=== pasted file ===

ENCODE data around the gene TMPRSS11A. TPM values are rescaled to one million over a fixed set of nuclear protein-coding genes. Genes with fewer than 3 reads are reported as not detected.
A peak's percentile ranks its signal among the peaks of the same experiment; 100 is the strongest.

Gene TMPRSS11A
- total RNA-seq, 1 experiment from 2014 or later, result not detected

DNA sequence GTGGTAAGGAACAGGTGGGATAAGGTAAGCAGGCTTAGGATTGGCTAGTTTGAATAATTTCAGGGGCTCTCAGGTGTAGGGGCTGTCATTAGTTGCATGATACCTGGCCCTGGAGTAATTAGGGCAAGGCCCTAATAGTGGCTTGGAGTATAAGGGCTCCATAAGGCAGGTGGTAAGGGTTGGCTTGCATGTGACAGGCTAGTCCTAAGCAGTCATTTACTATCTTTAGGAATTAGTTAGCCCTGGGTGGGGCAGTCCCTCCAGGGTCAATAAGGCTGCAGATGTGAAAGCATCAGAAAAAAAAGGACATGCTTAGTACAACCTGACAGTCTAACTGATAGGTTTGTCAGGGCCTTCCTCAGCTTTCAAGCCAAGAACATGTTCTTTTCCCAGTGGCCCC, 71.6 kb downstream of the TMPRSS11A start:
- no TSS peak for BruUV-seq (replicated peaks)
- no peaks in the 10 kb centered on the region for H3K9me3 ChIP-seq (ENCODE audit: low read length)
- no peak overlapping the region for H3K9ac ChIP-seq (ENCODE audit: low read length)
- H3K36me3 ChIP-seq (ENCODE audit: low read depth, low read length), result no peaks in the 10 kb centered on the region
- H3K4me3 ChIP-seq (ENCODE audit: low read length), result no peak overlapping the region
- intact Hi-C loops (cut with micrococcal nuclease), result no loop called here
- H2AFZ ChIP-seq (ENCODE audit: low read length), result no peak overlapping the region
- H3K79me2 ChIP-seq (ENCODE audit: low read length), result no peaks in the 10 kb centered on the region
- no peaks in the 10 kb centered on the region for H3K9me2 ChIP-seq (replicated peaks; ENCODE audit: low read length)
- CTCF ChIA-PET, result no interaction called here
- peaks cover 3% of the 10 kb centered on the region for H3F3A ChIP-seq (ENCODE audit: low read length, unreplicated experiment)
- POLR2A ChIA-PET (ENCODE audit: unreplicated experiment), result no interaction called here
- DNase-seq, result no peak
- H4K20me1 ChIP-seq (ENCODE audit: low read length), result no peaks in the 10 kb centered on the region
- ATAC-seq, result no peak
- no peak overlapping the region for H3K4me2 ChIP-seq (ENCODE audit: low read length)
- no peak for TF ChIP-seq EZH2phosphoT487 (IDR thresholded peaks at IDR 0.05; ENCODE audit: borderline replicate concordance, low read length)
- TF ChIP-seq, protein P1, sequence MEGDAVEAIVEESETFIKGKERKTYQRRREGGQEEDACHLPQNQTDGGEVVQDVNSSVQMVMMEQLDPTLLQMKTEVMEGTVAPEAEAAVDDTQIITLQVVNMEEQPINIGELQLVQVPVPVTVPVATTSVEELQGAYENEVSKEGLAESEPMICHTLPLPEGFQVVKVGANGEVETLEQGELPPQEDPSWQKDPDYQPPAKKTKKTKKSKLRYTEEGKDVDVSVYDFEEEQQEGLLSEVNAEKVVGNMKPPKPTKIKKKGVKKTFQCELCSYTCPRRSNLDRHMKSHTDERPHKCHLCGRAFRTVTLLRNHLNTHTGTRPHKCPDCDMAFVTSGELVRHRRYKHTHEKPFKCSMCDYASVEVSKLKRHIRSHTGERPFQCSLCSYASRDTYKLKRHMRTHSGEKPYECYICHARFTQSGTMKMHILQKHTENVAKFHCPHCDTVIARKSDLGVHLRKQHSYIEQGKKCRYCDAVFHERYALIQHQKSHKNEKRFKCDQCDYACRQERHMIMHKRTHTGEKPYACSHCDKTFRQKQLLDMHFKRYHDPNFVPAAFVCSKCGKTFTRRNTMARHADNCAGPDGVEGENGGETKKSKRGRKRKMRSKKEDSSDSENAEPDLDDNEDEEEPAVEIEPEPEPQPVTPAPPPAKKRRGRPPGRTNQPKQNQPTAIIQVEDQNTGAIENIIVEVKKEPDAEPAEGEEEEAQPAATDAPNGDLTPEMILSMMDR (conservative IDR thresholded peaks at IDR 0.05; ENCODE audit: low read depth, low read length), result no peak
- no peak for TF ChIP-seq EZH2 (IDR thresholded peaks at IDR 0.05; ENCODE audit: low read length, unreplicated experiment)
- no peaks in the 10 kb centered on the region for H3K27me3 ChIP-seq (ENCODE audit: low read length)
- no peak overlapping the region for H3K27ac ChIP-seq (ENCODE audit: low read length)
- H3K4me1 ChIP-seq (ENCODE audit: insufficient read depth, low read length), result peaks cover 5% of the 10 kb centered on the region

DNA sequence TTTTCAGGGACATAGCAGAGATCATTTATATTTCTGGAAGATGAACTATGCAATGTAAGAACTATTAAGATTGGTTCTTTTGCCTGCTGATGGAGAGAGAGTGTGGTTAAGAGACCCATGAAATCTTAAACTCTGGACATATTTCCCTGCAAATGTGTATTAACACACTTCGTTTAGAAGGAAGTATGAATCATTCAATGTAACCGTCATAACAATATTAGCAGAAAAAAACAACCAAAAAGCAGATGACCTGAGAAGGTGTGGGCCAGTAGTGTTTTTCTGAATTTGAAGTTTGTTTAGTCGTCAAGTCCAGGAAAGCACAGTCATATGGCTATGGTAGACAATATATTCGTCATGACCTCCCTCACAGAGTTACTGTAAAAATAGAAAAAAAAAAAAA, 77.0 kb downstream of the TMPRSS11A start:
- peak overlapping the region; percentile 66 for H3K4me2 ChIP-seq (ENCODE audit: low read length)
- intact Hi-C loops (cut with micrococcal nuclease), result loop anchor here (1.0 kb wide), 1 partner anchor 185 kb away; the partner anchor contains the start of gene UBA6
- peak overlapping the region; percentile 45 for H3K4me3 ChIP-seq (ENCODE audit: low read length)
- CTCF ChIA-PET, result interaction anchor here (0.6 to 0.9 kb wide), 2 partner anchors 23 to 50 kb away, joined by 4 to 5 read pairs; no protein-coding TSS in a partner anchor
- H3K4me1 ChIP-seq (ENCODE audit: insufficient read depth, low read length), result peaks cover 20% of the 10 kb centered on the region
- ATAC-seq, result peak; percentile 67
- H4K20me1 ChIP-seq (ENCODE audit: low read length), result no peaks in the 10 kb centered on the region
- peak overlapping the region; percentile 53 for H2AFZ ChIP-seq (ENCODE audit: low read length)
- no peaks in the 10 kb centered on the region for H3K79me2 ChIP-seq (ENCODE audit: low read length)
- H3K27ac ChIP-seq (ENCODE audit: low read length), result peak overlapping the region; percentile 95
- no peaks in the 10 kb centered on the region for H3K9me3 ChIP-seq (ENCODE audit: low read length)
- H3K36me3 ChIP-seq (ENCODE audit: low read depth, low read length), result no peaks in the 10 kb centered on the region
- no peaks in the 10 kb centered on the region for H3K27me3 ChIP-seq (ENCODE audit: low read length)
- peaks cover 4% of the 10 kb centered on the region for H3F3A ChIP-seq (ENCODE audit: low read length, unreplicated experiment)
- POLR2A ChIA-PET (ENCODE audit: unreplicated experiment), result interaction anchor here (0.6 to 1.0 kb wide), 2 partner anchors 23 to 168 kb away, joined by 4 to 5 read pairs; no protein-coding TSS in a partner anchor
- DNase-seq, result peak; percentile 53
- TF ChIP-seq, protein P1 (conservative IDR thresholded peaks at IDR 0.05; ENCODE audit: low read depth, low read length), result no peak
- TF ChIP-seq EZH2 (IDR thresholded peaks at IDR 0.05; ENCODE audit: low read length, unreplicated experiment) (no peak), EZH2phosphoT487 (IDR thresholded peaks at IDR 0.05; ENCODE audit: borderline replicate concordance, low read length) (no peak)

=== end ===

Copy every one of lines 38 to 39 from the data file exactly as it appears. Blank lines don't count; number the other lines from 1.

- H3K27ac ChIP-seq (ENCODE audit: low read length), result peak overlapping the region; percentile 95
- no peaks in the 10 kb centered on the region for H3K9me3 ChIP-seq (ENCODE audit: low read length)